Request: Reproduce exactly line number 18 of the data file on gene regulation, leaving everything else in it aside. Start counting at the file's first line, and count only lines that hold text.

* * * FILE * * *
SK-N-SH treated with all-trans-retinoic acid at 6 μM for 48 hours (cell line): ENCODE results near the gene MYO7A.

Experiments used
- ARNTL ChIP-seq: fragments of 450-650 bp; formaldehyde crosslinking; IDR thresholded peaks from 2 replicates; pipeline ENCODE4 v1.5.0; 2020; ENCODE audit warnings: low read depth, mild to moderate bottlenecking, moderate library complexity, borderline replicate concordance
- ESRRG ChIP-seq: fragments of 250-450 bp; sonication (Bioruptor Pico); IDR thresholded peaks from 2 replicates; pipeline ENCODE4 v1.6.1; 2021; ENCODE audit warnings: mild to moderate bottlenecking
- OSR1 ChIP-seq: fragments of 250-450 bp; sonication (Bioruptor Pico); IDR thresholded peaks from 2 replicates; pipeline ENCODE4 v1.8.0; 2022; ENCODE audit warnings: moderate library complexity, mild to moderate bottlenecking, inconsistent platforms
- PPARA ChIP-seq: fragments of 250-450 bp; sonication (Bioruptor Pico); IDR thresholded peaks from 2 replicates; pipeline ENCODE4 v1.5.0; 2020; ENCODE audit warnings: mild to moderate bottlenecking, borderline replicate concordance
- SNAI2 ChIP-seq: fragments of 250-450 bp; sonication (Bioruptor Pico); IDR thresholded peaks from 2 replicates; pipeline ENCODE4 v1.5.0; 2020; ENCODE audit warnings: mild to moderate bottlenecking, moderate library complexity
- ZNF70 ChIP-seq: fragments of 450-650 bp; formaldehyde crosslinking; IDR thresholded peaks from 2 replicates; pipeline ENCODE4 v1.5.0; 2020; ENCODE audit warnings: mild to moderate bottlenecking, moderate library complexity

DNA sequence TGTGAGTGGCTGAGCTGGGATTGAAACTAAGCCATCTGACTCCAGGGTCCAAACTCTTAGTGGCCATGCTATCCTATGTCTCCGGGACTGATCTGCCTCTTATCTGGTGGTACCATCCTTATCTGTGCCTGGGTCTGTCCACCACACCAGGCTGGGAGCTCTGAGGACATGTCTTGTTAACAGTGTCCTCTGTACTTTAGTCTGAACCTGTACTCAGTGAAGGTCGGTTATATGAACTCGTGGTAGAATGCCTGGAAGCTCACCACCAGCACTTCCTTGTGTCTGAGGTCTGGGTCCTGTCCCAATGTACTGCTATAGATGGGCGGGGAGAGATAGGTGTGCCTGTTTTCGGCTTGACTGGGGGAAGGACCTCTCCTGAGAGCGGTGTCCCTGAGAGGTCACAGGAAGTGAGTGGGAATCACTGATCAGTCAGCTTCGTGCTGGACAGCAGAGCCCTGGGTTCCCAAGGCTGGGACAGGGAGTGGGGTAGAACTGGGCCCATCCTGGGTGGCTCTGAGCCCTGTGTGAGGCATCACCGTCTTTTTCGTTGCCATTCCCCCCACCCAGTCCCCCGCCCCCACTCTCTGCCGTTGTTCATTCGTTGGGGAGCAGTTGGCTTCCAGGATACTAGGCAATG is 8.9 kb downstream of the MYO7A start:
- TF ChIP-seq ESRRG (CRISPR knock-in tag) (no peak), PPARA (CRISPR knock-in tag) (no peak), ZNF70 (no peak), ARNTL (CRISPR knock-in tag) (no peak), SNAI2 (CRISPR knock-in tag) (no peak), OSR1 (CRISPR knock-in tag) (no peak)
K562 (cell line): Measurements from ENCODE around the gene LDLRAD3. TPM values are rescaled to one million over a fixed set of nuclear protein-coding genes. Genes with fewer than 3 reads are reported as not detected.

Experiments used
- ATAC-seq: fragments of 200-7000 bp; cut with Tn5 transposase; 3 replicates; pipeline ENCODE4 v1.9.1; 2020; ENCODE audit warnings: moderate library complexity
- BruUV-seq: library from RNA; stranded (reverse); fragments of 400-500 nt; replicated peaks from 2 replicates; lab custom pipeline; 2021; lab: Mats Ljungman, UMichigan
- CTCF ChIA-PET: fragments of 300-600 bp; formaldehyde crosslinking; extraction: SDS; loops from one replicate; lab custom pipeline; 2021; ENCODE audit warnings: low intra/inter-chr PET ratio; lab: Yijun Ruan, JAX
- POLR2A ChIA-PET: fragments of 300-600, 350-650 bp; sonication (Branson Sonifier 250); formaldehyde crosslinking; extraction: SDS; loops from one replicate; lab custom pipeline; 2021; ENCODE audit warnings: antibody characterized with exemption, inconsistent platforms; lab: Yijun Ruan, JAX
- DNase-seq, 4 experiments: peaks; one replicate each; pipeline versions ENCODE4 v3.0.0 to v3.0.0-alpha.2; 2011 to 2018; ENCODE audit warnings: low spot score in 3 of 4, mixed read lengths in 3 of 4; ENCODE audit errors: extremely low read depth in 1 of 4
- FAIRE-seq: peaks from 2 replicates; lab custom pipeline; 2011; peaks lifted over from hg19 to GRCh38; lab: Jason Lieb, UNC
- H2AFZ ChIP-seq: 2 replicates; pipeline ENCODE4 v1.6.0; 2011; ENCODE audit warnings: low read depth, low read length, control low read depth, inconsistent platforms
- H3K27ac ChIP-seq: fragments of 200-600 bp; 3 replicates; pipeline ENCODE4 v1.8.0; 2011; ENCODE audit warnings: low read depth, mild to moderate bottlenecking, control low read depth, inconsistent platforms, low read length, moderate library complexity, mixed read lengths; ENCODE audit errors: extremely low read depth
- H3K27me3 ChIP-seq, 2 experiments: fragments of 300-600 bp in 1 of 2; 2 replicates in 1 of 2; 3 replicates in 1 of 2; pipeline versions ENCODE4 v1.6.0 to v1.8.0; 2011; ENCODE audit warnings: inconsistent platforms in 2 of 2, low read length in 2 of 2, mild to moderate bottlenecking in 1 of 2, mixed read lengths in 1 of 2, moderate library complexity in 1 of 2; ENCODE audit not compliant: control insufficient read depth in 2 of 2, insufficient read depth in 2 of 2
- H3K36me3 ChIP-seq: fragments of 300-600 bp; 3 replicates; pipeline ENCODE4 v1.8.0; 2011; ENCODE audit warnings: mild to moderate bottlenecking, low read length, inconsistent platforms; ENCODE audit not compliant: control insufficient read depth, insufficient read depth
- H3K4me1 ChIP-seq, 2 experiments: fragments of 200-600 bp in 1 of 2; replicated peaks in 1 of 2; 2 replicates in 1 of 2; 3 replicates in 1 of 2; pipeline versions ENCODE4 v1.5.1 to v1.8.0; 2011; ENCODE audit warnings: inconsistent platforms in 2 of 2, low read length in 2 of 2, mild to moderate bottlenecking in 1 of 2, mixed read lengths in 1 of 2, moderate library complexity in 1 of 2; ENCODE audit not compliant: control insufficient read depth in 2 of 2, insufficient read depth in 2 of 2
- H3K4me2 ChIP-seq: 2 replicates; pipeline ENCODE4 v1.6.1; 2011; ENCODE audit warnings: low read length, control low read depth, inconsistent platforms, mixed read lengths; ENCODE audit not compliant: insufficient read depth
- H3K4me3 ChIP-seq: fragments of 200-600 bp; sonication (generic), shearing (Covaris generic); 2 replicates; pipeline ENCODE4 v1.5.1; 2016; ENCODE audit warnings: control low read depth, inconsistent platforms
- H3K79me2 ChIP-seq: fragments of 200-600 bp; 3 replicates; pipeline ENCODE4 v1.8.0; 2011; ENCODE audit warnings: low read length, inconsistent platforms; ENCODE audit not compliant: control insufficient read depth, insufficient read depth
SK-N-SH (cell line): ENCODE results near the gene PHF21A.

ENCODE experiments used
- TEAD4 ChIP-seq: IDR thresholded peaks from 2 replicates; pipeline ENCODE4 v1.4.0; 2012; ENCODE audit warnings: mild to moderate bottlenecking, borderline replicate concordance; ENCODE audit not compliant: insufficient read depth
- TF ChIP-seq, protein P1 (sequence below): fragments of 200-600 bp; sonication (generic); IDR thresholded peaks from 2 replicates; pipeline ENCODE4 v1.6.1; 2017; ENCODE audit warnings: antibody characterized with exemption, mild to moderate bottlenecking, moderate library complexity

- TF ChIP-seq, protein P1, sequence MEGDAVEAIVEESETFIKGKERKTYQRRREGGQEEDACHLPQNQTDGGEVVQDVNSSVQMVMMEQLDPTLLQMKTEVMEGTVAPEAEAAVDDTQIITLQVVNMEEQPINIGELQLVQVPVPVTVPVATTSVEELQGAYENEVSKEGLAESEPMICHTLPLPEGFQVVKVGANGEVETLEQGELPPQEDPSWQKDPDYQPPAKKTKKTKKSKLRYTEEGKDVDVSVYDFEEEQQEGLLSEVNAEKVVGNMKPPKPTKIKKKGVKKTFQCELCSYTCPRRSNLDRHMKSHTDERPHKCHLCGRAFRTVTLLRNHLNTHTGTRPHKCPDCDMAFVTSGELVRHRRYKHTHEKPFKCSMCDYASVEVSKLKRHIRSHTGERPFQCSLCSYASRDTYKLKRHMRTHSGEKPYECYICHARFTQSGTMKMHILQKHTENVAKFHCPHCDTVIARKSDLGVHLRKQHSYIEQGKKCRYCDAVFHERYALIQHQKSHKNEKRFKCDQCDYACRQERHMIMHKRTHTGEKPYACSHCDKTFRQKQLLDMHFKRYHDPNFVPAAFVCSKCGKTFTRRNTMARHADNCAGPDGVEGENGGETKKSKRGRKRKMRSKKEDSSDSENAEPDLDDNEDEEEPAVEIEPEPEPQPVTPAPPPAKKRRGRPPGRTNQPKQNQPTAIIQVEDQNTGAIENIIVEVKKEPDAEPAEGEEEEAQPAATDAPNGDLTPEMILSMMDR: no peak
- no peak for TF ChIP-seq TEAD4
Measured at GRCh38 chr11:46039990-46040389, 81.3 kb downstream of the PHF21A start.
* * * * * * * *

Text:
- FAIRE-seq: peaks from 2 replicates; lab custom pipeline; 2011; peaks lifted over from hg19 to GRCh38; lab: Jason Lieb, UNC